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A brief introduction to our Apple varieties

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Gloucestershire is famous for its heritage of culinary, dessert and cider apple varieties which are of national importance – over 200 recorded, many with specific uses and different keeping qualities

Fresh fruit, juice and cider have always been the main produce – with a recent revival of interest and investment in using again the ancient local varieties

A heritage collection of Gloucestershire apple varieties has been planted in GOT’s Longney orchards to ensure these old varieties saved for future.

Different varieties are ready at different times – there are local varieties that reach perfection on the tree or in storage from August right through to May, ensuring local apples were once available nearly all year.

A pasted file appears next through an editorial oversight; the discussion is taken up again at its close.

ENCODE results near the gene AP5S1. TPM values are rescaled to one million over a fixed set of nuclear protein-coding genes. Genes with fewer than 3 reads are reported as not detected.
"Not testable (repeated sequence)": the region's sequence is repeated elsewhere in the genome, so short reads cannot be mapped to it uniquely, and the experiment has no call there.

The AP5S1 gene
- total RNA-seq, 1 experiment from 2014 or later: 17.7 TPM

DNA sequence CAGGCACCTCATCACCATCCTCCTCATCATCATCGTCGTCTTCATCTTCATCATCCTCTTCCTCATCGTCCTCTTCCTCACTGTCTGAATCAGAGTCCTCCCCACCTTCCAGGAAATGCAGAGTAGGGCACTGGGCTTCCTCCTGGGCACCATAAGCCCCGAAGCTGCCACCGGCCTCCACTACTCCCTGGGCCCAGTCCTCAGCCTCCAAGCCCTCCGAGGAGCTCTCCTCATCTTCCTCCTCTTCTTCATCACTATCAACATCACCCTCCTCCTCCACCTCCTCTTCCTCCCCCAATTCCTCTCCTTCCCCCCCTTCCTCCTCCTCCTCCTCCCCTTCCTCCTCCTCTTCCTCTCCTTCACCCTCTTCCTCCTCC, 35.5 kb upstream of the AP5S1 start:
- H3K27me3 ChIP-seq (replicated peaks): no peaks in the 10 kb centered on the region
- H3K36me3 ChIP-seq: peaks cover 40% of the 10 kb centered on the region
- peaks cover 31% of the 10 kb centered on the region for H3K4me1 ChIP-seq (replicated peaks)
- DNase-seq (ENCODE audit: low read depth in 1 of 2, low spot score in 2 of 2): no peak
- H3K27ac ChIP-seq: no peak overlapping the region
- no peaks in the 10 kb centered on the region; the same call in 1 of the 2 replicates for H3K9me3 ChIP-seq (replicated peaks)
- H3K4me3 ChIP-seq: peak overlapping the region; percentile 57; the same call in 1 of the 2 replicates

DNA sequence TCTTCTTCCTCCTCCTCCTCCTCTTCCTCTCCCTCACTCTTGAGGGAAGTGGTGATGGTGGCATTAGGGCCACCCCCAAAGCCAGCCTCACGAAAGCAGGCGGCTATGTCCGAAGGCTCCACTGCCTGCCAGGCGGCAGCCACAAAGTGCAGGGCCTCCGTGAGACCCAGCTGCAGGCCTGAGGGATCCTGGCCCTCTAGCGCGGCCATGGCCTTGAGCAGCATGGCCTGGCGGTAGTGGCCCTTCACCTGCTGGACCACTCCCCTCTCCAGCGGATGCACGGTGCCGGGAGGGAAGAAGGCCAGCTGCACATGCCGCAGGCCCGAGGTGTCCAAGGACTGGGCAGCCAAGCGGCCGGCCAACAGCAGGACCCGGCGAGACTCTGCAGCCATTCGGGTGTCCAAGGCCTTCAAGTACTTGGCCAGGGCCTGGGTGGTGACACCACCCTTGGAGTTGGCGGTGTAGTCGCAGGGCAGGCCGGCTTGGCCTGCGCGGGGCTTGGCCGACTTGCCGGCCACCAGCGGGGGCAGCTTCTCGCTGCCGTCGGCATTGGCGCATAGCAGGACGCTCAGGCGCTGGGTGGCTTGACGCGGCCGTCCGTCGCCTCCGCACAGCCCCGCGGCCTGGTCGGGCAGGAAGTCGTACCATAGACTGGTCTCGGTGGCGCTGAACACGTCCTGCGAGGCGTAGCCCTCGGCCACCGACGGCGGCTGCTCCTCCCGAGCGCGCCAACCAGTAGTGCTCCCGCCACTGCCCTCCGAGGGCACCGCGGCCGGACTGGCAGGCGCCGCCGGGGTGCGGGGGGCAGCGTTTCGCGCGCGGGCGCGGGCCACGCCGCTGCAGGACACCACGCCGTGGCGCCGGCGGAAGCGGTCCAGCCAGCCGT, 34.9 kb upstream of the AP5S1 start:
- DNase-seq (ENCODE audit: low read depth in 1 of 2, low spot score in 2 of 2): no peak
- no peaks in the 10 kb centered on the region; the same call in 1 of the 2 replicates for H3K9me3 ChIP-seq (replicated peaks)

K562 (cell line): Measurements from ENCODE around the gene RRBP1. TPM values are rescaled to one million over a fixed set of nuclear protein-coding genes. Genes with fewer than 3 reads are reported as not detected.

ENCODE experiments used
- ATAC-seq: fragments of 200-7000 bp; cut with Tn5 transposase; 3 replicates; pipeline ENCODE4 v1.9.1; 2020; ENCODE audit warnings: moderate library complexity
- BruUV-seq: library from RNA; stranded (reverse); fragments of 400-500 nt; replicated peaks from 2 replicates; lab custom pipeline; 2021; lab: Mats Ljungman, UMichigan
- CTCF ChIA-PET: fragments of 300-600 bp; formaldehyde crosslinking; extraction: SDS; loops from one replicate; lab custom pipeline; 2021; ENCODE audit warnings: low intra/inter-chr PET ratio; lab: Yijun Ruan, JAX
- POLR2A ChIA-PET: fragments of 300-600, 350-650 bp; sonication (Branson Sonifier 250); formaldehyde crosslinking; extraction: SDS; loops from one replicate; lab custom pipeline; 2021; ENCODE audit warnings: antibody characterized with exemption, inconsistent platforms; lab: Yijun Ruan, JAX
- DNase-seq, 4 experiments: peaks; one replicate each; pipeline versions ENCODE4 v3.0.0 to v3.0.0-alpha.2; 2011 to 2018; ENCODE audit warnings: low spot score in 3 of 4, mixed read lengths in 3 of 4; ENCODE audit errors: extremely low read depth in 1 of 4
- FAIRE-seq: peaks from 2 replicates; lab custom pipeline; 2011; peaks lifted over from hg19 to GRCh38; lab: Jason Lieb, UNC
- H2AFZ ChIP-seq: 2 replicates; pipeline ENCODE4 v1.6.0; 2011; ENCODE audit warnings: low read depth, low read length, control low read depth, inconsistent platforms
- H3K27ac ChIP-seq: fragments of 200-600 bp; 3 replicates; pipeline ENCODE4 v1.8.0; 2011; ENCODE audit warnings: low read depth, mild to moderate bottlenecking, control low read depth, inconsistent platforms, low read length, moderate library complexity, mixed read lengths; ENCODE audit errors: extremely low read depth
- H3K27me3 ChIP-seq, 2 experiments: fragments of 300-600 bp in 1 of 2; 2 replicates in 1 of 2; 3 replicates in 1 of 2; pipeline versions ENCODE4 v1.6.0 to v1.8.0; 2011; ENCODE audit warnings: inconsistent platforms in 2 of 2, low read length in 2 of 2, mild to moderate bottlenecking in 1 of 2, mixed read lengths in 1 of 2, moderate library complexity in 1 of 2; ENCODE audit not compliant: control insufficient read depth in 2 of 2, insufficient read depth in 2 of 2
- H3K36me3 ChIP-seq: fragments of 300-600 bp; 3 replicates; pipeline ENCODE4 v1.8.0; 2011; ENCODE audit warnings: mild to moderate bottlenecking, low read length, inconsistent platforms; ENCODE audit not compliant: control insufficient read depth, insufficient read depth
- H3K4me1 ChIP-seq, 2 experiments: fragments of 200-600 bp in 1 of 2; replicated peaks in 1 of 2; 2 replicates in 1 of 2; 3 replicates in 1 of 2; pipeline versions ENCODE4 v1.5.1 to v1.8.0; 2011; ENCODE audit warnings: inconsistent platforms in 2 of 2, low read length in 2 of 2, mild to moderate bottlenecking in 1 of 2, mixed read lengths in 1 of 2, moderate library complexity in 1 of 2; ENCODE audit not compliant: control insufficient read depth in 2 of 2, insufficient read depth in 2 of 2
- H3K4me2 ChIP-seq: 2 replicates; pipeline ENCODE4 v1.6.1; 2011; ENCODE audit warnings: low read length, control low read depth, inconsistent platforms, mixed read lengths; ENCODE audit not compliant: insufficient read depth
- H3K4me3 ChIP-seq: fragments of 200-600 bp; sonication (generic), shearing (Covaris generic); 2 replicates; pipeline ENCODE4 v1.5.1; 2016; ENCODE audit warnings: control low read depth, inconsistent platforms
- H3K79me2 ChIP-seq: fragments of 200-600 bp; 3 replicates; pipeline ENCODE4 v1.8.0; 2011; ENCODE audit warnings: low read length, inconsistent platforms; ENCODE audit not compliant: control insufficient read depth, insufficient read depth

You can grow these old varieties yourself, with trees available from GOT.  They be grown on different rootstocks to ensure the tree grows to the right size for your garden or orchard.

A few sample local varietal names:
Longney Russet, Elmore Pippin, Arlingham Schoolboys, Kill Boys, Severn Bank, Hagloe Crab, Ashmeads Kernel, Leathercoat, Hens Turds, Tewkesbury Baron, Siddington Russet, Taynton Codlin, Quoining, Costard, Nonpariel, Flower of the West, Rose of Cirencester, Royal Turk, Over Apple

Publications about Gloucestershire Apples

Charles Martell’s book Native Apples of Gloucestershire published by GOT describes all the pear variieties of the area. It complement our other books (also by Charles) on Gloucestershire’s Pears and Plums (due soon). Details of all these are available on the bookshop page of our main website.

Archived information from our old website:

These links will open archived information from our old website. Please note that this information is not optimised for tablets or phones and will display only in a basic format. Please also note that this infomation is not up-to-date and is provided here for reference only.

Editing notes: Decisions are needed on how to structure these pages - how to present the local varieties in an accessible way, without being overwhelming. And, also to avoid duplication - the NPPC centre website for example has a thorough treatement of pears - should we be repeating that here, or merely linking to it?